There are a million ways to do college admissions right, it seems. There are those who are traditionalists, favoring an emphasis on long-used measures of achievement and capability like standardized test scores and GPAs. There are those who hope that a constellation of essays and interviews can reveal an aspiring student’s quality. And then there are those who aspire to cast the whole gambit aside as a relic of a discriminatory past.
Most of the time, however, the admissions departments of selective colleges shy away from closely detailing what they’re looking for in applicants, and are more apt to emphatically use the word “holistic” to refer to their review process, like Harvard, Yale and Brown, to name a few. Frankly, the Georgetown Office of Undergraduate Admissions’ statement that “a candidate’s academic performance is the most important criteria under consideration” is unusually straightforward for a competitive university.
I am well aware that I am addressing an audience already familiar with the grueling realities of applying to selective colleges. As a transfer student, I am particularly acquainted with the processes’ opacity, having had the privilege of going through it twice with wildly divergent results. The college admissions process as it is currently structured can be emotionally draining and perplexing to navigate. But there are many painful things that we must endure out of necessity, whether they’re for building our resilience or strengthening our society. The path to take is unclear, but perhaps we can find a solution in the work of Harvard political philosopher Michael Sandel. His proposal is quite radical: Change the admissions process at selective universities so they simply accept a random selection of applicants above a certain threshold of qualification.
Sandel has written a number of well-received books that have brought philosophy to a wide audience. The most recent of his books is “The Tyranny of Merit,” which provides a wide-ranging critique of the deleterious effects of meritocracy on our society. Sandel does not oppose the obvious advantages of sorting people according to their ability. Instead, he more carefully targets the psychological and political repercussions of constructing a society where ability is viewed as tantamount to virtue. The most conspicuous competition for merit in American society is the college admissions process, and he comes at it with a veritable battle ax.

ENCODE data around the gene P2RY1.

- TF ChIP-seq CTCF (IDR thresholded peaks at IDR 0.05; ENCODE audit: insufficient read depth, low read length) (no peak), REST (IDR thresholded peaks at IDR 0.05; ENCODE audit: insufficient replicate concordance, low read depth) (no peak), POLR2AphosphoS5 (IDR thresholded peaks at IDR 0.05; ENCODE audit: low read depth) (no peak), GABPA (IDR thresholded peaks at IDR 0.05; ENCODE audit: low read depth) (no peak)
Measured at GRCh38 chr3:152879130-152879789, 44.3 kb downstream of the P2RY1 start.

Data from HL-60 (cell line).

Sandel quotes a longtime member of the Yale admissions committee, who said in 1960, “You sometimes have the nasty feeling that you could take all the thousands of [applications] … and you could throw them down the stairs, pick up any thousand, and produce as good a class as the one that will come out of the committee meeting.” Sandel suggests that colleges remove only those who are unlikely to contribute to or fully embrace the college experience, leaving as much as three-quarters of the Stanford applicant pool, for example, open for random selection.
I have my disagreements with Sandel’s solution: I think that it is worthwhile to create universities that concentrate top talent, so more rigorous thresholds might be warranted. Additionally, placing emphasis on making the selection procedure both quantifiable and transparent would be important to build trust between admissions committees and applicants.
The threshold could be set by a weighted mixture of SAT scores and high school grades, or it could privilege certain applicant attributes, or even implement affirmative action. The important point is that it would be more transparent and less stress-inducing than the current process. Colleges today may tell students they take one qualifier more or less into account than others, but the whole affair remains unquantifiable and mysterious from the outside, as evidenced by the glut of books claiming to offer a true insider’s take on college admissions.
A 2017 study found that 74% of Georgetown students came from families in the top 20% of incomes nationally, with over one in five students coming from the top 1% alone. This is by no means an anomaly among selective elite universities. Random selection would serve to break up the cartels of talent and capital that concentrate at the most privileged institutions, which inevitably leads to equally concentrated groups inhabiting the halls of power after graduation. This solution would necessitate finding an optimal threshold level that would create an upper tier of institutions whose pupils are exceptional but not overly so. While large inequalities in institutional wealth and prestige would not go anywhere just yet, new students who come from wealth or are destined to find it will spread their benefaction more broadly.
There would also be other positive consequences: random selection would reduce the stress of applicants who spend countless dollars and hours attempting to mold themselves into the perfect applicant. And it might even remind students at elite universities, if only for a moment, that their station in life is not necessarily the exclusive product of hard work.
I don’t doubt that Sandel’s proposal would be a hefty burden to undertake, if it could even get past the concerted opposition of those who have an interest in keeping the current system as it is. But that is precisely why it is so important for those who are already in the system to press for change. It’s time for us at Georgetown, and at selective colleges across the United States, to consider Sandel’s modest proposal.
Dylan Partner is a sophomore in the College. His column Scrutinizing Structures appears in print and online every third week.